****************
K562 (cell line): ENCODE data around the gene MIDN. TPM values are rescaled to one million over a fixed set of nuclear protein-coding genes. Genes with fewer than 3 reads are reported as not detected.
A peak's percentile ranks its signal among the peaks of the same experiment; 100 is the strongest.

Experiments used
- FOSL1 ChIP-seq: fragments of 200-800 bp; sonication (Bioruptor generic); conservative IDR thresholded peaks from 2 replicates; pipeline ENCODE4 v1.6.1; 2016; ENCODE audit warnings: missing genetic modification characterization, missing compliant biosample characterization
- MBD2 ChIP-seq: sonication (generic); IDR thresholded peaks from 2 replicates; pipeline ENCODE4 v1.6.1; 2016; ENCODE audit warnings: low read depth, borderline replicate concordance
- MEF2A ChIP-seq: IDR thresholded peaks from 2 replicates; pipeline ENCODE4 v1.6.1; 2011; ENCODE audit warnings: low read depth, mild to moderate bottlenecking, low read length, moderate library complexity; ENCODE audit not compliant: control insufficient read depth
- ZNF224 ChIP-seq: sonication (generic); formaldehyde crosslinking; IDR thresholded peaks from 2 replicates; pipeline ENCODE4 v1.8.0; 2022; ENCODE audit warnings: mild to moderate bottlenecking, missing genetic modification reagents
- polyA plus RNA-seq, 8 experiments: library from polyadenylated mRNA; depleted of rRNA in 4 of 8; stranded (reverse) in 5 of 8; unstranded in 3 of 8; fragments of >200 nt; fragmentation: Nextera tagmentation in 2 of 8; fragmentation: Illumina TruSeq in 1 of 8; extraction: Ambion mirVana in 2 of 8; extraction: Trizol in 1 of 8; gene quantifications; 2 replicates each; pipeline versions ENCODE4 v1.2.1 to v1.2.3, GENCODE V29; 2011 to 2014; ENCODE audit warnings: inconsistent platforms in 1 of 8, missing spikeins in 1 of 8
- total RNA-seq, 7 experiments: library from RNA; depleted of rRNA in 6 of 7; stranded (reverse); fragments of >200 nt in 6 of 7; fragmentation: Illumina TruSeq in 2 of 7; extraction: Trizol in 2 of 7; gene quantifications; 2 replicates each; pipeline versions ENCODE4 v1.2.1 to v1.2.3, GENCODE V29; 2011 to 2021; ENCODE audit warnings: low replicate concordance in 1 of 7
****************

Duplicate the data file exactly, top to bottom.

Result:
K562 (cell line): ENCODE data around the gene MIDN. TPM values are rescaled to one million over a fixed set of nuclear protein-coding genes. Genes with fewer than 3 reads are reported as not detected.
A peak's percentile ranks its signal among the peaks of the same experiment; 100 is the strongest.

Experiments used
- FOSL1 ChIP-seq: fragments of 200-800 bp; sonication (Bioruptor generic); conservative IDR thresholded peaks from 2 replicates; pipeline ENCODE4 v1.6.1; 2016; ENCODE audit warnings: missing genetic modification characterization, missing compliant biosample characterization
- MBD2 ChIP-seq: sonication (generic); IDR thresholded peaks from 2 replicates; pipeline ENCODE4 v1.6.1; 2016; ENCODE audit warnings: low read depth, borderline replicate concordance
- MEF2A ChIP-seq: IDR thresholded peaks from 2 replicates; pipeline ENCODE4 v1.6.1; 2011; ENCODE audit warnings: low read depth, mild to moderate bottlenecking, low read length, moderate library complexity; ENCODE audit not compliant: control insufficient read depth
- ZNF224 ChIP-seq: sonication (generic); formaldehyde crosslinking; IDR thresholded peaks from 2 replicates; pipeline ENCODE4 v1.8.0; 2022; ENCODE audit warnings: mild to moderate bottlenecking, missing genetic modification reagents
- polyA plus RNA-seq, 8 experiments: library from polyadenylated mRNA; depleted of rRNA in 4 of 8; stranded (reverse) in 5 of 8; unstranded in 3 of 8; fragments of >200 nt; fragmentation: Nextera tagmentation in 2 of 8; fragmentation: Illumina TruSeq in 1 of 8; extraction: Ambion mirVana in 2 of 8; extraction: Trizol in 1 of 8; gene quantifications; 2 replicates each; pipeline versions ENCODE4 v1.2.1 to v1.2.3, GENCODE V29; 2011 to 2014; ENCODE audit warnings: inconsistent platforms in 1 of 8, missing spikeins in 1 of 8
- total RNA-seq, 7 experiments: library from RNA; depleted of rRNA in 6 of 7; stranded (reverse); fragments of >200 nt in 6 of 7; fragmentation: Illumina TruSeq in 2 of 7; extraction: Trizol in 2 of 7; gene quantifications; 2 replicates each; pipeline versions ENCODE4 v1.2.1 to v1.2.3, GENCODE V29; 2011 to 2021; ENCODE audit warnings: low replicate concordance in 1 of 7